line, as guaranteeing consistent and effective ROM drive playback
under Windows remains one of the lingering, vexing challenges
of DVD development. Software decoding, oft-maligned for its rapacious
appetite for system resources, seems to help a great deal in this
area, as it eliminates decoder-host system interoperability issues.
But other occasional stumbling blocks remain on the Mac side,
especially with OS X. It will be interesting to watch the unified
Sonic-Daikin brain trust make the most of Apple's cannonball plunge
into DVD, even as Apple itself joins the fray with iDVD and its
fuller-fledged stablemate, the DVDirector-derived DVD Studio Pro.
But how will the emergence of a
Daikin-Sonic juggernaut affect the rest of the DVD authoring field?
Much of its impact will depend on how Daikin and Sonic re-position
their products in the aftermath of the merger. We've seen a great
deal of fairly analogous consolidation in CD-R premastering software.
When Adaptec (whose software business is now called Roxio) acquired
Incat's Easy CD Pro and Corel's CD Creator, it made perfect sense
to combine the two products, since they were direct market competitors
with complementary strengths: Easy CD Pro's power and versatility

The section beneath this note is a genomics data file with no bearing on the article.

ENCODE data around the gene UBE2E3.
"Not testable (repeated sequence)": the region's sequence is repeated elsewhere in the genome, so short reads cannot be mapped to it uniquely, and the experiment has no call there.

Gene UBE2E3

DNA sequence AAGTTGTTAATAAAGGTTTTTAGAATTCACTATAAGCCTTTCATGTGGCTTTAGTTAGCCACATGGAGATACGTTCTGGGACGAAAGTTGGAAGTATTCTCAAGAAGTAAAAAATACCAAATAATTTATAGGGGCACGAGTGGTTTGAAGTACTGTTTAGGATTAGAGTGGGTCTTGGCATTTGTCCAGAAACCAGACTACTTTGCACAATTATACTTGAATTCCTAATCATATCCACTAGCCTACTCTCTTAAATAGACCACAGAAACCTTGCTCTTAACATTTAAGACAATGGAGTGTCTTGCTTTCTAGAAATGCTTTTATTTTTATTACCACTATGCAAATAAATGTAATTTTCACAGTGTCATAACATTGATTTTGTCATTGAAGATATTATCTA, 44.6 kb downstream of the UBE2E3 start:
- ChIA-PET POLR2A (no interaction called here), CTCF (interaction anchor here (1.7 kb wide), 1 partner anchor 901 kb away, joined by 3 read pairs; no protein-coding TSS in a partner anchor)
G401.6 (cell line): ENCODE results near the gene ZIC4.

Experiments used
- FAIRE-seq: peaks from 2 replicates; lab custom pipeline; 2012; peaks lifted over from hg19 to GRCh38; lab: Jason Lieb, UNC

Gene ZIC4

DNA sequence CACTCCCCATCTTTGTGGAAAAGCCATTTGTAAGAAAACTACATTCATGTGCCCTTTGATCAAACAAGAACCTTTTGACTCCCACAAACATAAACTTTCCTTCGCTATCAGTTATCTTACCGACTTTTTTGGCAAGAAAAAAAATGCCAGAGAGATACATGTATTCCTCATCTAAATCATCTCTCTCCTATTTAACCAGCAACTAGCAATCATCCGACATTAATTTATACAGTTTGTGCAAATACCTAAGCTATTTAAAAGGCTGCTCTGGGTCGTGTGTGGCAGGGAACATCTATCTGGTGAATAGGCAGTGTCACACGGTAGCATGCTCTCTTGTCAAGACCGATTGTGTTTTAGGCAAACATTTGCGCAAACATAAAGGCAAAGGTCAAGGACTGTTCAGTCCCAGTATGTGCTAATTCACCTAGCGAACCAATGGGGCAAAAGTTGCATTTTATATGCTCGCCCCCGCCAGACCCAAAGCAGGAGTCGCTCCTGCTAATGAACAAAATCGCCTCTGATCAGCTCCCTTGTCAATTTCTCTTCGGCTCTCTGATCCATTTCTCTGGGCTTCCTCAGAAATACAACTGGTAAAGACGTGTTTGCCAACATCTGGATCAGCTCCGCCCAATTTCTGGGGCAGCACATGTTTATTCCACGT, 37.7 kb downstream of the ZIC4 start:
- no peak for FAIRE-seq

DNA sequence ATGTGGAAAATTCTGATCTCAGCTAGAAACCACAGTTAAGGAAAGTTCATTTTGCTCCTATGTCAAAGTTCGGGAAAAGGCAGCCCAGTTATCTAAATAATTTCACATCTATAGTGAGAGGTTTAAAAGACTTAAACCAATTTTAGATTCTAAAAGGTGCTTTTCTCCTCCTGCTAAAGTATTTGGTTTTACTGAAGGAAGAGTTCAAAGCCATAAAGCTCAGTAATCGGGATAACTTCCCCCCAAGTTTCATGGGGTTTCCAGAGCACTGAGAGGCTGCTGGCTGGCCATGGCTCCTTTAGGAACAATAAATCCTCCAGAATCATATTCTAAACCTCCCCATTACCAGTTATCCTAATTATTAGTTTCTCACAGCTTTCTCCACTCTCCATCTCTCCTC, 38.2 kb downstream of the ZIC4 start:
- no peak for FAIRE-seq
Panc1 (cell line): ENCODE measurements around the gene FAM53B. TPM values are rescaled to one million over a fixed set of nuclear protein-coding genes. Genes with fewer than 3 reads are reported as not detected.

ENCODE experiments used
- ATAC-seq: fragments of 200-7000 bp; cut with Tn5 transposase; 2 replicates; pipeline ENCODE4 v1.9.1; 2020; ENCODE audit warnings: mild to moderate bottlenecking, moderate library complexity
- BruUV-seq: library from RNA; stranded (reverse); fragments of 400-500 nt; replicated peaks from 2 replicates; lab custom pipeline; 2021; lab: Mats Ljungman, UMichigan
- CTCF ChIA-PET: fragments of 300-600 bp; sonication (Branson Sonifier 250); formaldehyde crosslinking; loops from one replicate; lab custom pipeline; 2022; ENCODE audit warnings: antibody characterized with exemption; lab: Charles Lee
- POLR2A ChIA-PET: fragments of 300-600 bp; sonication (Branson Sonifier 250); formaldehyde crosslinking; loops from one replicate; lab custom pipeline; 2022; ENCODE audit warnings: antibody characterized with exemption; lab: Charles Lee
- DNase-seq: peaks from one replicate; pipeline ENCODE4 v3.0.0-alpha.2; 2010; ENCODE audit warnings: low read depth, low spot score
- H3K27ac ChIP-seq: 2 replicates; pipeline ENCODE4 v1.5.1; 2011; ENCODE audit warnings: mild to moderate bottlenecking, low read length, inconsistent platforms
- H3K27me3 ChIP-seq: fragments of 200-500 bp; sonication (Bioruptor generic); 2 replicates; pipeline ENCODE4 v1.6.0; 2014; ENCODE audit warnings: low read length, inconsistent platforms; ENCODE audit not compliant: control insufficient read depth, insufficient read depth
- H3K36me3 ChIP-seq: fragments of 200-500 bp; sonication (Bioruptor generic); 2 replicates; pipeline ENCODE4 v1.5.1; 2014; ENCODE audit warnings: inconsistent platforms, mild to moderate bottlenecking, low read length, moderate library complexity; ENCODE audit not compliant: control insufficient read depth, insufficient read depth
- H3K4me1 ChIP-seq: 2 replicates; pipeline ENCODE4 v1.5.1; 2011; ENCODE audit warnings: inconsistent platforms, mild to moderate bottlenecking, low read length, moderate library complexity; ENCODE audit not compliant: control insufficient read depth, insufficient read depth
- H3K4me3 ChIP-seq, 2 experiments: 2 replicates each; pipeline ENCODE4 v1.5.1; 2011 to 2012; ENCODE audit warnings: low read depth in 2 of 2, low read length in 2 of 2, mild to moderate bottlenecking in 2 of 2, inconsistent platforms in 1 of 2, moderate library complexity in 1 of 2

and CD Creator's ease of use. Later on, when Adaptec acquired
CeQuadrat's WinOnCD, their objectives were twofold: use it to
establish a European market presence, and then get it the hell
out of the way. Neither path seems clear for Daikin and Sonic,
although their products' relative reputations somewhat resemble
Easy CD Pro's and CD Creator's, respectively. But the competition
is less direct, so key products like Scenarist, Creator, Fusion,
ReelDVD, and DVDit! seem likely to survive. So in the high, middle,
and low echelons of the market, Spruce, Intec, Apple, and Pinnacle
(which recently acquired Minerva's Impression) should at least
be vying with the same products for a while. How they may develop
as a result of the merger is a different story.
The most recent coupling in CD-R
software involved Veritas and Prassi Europe. Prassi Europe was
a small company with a big technology brain and much less marketing
muscle than its longtime nemesis, Adaptec/Roxio. Prassi Europe
had barely been able to keep the aggressive Adaptec legal team
off its back. But with multimarket software behemoth Veritas backing
the PrimoCD line now, the game stands to change considerably.
Not so with the unification of the Sonic-Daikin product lines;
still more brains than brawn in these parts. But Scenarist should
see strengthened marketing, albeit on a smaller scale.
So we may see no cataclysmic changes
in the DVD authoring game as a result of the Sonic-Daikin accord.
But it's a fascinating turn of events all the same, as we behold
the formerly immeasurable distance between Old and New Town Novato
rapidly dwindling to a few friendly steps. As Sonic's new DVD
technology chief (or at least his namesake) might say, "I've seen
fire and I've seen rain."
Of course, we've all seen fire and